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Search Tags: John Holdren
The Obama administration's proposed fiscal 2014 budget called for consolidating or eliminating 116 of the government's 226 STEM initiatives and centralizing the coordination of STEM programs under just three agencies: the Education Department, the National Science Foundation and the Smithsonian Institution. The administration's STEM proposal is one of the government's first visible steps in reversing some of the duplication that riddles the federal landscape and which some lawmakers have seized on as examples of government waste.
Federal technology leaders unveiled an initiative to develop better ways of harnessing the rapidly growing volume of increasingly complicated data sets, known as big data. The push is led by a joint solicitation — from the National Science Foundation and the National Institutes of Health — to develop the core technologies for reigning in big data. All told, six federal departments and agencies will take part in the program — committing more than $200 million in research-and-development investments.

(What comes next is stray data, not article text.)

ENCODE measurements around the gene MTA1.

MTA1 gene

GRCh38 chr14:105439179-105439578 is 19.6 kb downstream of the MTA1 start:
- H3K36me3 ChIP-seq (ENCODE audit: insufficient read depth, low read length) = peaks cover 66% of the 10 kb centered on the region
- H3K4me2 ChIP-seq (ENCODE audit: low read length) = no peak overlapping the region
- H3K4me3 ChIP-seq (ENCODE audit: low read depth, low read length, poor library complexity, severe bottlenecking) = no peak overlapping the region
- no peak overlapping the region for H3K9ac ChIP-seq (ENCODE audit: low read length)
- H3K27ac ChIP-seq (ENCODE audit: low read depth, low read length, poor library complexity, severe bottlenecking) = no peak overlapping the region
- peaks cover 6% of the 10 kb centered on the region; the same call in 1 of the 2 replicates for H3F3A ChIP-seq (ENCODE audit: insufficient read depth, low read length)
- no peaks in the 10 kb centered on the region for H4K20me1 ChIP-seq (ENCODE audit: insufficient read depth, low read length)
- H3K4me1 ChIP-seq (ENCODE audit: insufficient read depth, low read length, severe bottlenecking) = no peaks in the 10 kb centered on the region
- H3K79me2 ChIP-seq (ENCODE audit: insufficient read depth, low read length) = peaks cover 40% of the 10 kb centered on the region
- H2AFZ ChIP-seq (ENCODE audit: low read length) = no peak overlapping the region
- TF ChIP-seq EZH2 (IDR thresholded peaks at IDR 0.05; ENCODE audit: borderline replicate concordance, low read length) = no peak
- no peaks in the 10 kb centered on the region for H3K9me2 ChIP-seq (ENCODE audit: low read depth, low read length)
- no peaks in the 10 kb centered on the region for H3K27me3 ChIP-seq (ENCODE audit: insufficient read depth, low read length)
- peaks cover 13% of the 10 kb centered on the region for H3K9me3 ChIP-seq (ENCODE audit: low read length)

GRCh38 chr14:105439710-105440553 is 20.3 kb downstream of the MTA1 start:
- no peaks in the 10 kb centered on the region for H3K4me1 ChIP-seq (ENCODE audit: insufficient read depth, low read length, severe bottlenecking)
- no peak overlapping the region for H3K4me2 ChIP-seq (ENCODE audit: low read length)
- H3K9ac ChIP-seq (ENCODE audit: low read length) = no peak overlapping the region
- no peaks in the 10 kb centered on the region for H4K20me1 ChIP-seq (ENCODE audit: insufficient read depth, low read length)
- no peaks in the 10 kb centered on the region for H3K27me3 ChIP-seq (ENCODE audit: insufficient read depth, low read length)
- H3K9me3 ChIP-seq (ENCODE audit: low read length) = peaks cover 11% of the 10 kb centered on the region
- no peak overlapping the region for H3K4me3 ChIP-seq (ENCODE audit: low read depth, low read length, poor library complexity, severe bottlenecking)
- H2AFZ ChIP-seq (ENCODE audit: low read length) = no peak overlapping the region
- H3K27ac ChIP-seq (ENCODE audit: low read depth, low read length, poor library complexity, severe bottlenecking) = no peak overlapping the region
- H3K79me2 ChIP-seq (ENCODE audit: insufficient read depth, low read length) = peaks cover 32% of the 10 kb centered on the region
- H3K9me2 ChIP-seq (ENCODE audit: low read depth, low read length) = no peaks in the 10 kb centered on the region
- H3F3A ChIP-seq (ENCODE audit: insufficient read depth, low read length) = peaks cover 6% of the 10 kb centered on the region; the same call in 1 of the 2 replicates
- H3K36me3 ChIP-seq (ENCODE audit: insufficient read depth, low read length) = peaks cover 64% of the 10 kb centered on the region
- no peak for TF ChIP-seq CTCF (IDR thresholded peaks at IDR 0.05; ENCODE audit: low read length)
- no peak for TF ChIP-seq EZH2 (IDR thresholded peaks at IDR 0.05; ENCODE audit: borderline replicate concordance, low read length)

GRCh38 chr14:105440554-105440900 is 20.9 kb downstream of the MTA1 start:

NSF, NIST and Energy continue to receive increases on way to doubling budget by 2017. Overall, R&D across government increases only slightly. OSTP will create a dashboard to measure effectiveness of federal R&D efforts.
Rep. Frank Wolf (R-Va.) wants answers from Attorney General Eric Holder.
The Obama administration released its policy framework for modernizing the nation's electric grid Monday. As has been the case in national strategies on other topics the White House has released recently, the administration wants the federal government to emphasize its role as a facilitator and standards author rather than a regulator.
The America Competes Reauthorization Act authorizes the agency's programs and sets a path toward the future. President Obama signed the bill into law Tuesday. Several other science and technology agencies receive marching orders from lawmakers.
The White House wants agencies to shift priorities as they develop their fiscal 2011 budget submissions to focus more on the administration's science and technology priorities.